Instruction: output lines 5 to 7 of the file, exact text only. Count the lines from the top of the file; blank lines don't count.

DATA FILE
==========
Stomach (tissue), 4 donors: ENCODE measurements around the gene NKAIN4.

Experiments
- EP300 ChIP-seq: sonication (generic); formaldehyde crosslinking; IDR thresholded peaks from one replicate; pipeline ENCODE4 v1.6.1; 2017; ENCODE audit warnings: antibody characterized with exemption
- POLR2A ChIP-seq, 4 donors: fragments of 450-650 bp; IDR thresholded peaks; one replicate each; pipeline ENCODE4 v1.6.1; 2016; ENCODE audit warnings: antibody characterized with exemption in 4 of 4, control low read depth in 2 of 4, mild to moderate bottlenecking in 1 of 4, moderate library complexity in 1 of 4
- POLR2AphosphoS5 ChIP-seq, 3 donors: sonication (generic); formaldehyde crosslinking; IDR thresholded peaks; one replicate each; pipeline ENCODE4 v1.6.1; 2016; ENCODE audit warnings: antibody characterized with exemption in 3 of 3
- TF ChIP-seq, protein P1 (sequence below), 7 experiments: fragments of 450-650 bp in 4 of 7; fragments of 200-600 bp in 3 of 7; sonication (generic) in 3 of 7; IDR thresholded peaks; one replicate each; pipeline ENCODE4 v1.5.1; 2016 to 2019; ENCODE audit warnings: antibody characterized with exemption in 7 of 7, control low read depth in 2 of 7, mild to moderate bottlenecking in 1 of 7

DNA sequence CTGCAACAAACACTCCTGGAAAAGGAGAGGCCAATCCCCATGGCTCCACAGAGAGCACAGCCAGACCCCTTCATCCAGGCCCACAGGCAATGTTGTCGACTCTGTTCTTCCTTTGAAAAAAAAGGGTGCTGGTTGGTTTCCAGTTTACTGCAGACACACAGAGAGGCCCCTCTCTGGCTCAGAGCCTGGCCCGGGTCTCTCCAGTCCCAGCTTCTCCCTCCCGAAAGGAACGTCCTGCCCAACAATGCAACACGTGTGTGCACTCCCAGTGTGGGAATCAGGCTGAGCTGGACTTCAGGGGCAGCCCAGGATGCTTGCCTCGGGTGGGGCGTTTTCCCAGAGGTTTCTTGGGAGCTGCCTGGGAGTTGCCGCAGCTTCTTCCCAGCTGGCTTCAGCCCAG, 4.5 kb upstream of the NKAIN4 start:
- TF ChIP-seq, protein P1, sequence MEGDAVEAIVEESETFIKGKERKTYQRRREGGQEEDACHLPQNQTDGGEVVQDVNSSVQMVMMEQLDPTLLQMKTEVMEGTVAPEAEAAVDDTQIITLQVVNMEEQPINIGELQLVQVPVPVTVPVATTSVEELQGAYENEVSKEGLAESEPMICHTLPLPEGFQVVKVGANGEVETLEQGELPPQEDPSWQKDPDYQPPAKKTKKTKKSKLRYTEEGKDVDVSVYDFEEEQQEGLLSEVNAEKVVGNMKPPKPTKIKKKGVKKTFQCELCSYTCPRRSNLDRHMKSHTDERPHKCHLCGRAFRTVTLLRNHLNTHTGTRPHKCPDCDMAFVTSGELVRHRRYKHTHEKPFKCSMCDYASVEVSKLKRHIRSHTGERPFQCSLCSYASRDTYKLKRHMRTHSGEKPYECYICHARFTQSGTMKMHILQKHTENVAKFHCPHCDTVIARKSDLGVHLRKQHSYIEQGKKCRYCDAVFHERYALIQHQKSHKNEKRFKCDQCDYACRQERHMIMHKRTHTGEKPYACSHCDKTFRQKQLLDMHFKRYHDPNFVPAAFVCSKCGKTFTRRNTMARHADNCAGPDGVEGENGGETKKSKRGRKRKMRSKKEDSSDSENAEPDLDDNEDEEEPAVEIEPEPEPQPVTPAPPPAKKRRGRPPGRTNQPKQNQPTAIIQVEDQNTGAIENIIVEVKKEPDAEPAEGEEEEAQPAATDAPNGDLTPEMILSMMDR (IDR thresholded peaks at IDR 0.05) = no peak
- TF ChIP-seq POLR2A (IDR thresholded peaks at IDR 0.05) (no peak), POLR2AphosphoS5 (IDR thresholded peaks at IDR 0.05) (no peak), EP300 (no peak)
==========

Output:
- POLR2AphosphoS5 ChIP-seq, 3 donors: sonication (generic); formaldehyde crosslinking; IDR thresholded peaks; one replicate each; pipeline ENCODE4 v1.6.1; 2016; ENCODE audit warnings: antibody characterized with exemption in 3 of 3
- TF ChIP-seq, protein P1 (sequence below), 7 experiments: fragments of 450-650 bp in 4 of 7; fragments of 200-600 bp in 3 of 7; sonication (generic) in 3 of 7; IDR thresholded peaks; one replicate each; pipeline ENCODE4 v1.5.1; 2016 to 2019; ENCODE audit warnings: antibody characterized with exemption in 7 of 7, control low read depth in 2 of 7, mild to moderate bottlenecking in 1 of 7

DNA sequence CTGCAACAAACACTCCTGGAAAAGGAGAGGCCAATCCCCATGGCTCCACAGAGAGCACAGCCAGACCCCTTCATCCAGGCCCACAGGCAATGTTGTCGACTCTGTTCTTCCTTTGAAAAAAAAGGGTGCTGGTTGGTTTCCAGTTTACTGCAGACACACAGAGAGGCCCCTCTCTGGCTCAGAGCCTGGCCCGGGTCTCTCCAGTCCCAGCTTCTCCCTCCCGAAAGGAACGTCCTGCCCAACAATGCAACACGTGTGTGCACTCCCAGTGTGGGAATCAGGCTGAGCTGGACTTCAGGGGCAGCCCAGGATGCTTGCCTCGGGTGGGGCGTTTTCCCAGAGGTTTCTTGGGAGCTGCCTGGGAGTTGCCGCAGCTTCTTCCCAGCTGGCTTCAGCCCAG, 4.5 kb upstream of the NKAIN4 start: